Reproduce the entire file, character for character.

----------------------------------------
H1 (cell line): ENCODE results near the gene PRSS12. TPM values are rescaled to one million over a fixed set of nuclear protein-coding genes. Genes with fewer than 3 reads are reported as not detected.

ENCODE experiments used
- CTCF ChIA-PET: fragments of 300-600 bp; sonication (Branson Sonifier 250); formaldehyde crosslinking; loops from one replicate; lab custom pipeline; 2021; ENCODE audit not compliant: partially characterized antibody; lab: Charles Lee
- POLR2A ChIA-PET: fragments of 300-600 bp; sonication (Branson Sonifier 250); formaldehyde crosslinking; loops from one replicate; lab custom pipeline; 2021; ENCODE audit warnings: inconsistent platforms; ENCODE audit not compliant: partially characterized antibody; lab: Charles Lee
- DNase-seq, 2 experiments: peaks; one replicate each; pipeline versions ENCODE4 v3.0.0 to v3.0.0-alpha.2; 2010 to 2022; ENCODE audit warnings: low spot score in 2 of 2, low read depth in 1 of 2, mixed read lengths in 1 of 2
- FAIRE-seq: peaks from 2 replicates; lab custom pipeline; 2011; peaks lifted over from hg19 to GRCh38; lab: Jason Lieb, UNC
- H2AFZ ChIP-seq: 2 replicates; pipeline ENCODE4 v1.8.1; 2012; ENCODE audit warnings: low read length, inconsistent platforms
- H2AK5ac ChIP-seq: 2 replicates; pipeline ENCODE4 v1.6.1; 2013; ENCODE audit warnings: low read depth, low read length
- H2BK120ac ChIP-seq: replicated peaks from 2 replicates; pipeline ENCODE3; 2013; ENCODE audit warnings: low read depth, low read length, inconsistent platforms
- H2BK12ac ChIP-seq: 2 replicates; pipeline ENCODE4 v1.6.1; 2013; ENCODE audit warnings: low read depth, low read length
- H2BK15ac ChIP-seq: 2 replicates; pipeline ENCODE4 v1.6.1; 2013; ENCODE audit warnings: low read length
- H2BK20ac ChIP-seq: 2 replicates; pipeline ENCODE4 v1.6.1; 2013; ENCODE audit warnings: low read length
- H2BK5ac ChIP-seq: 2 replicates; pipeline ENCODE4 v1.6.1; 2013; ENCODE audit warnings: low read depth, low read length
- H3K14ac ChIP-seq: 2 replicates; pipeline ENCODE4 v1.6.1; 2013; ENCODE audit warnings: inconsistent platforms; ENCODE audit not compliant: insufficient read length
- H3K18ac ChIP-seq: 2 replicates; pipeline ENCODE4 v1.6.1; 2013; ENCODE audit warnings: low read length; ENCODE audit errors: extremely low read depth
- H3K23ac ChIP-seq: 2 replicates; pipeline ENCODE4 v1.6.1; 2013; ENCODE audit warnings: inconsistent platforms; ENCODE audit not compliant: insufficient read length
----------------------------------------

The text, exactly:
H1 (cell line): ENCODE results near the gene PRSS12. TPM values are rescaled to one million over a fixed set of nuclear protein-coding genes. Genes with fewer than 3 reads are reported as not detected.

ENCODE experiments used
- CTCF ChIA-PET: fragments of 300-600 bp; sonication (Branson Sonifier 250); formaldehyde crosslinking; loops from one replicate; lab custom pipeline; 2021; ENCODE audit not compliant: partially characterized antibody; lab: Charles Lee
- POLR2A ChIA-PET: fragments of 300-600 bp; sonication (Branson Sonifier 250); formaldehyde crosslinking; loops from one replicate; lab custom pipeline; 2021; ENCODE audit warnings: inconsistent platforms; ENCODE audit not compliant: partially characterized antibody; lab: Charles Lee
- DNase-seq, 2 experiments: peaks; one replicate each; pipeline versions ENCODE4 v3.0.0 to v3.0.0-alpha.2; 2010 to 2022; ENCODE audit warnings: low spot score in 2 of 2, low read depth in 1 of 2, mixed read lengths in 1 of 2
- FAIRE-seq: peaks from 2 replicates; lab custom pipeline; 2011; peaks lifted over from hg19 to GRCh38; lab: Jason Lieb, UNC
- H2AFZ ChIP-seq: 2 replicates; pipeline ENCODE4 v1.8.1; 2012; ENCODE audit warnings: low read length, inconsistent platforms
- H2AK5ac ChIP-seq: 2 replicates; pipeline ENCODE4 v1.6.1; 2013; ENCODE audit warnings: low read depth, low read length
- H2BK120ac ChIP-seq: replicated peaks from 2 replicates; pipeline ENCODE3; 2013; ENCODE audit warnings: low read depth, low read length, inconsistent platforms
- H2BK12ac ChIP-seq: 2 replicates; pipeline ENCODE4 v1.6.1; 2013; ENCODE audit warnings: low read depth, low read length
- H2BK15ac ChIP-seq: 2 replicates; pipeline ENCODE4 v1.6.1; 2013; ENCODE audit warnings: low read length
- H2BK20ac ChIP-seq: 2 replicates; pipeline ENCODE4 v1.6.1; 2013; ENCODE audit warnings: low read length
- H2BK5ac ChIP-seq: 2 replicates; pipeline ENCODE4 v1.6.1; 2013; ENCODE audit warnings: low read depth, low read length
- H3K14ac ChIP-seq: 2 replicates; pipeline ENCODE4 v1.6.1; 2013; ENCODE audit warnings: inconsistent platforms; ENCODE audit not compliant: insufficient read length
- H3K18ac ChIP-seq: 2 replicates; pipeline ENCODE4 v1.6.1; 2013; ENCODE audit warnings: low read length; ENCODE audit errors: extremely low read depth
- H3K23ac ChIP-seq: 2 replicates; pipeline ENCODE4 v1.6.1; 2013; ENCODE audit warnings: inconsistent platforms; ENCODE audit not compliant: insufficient read length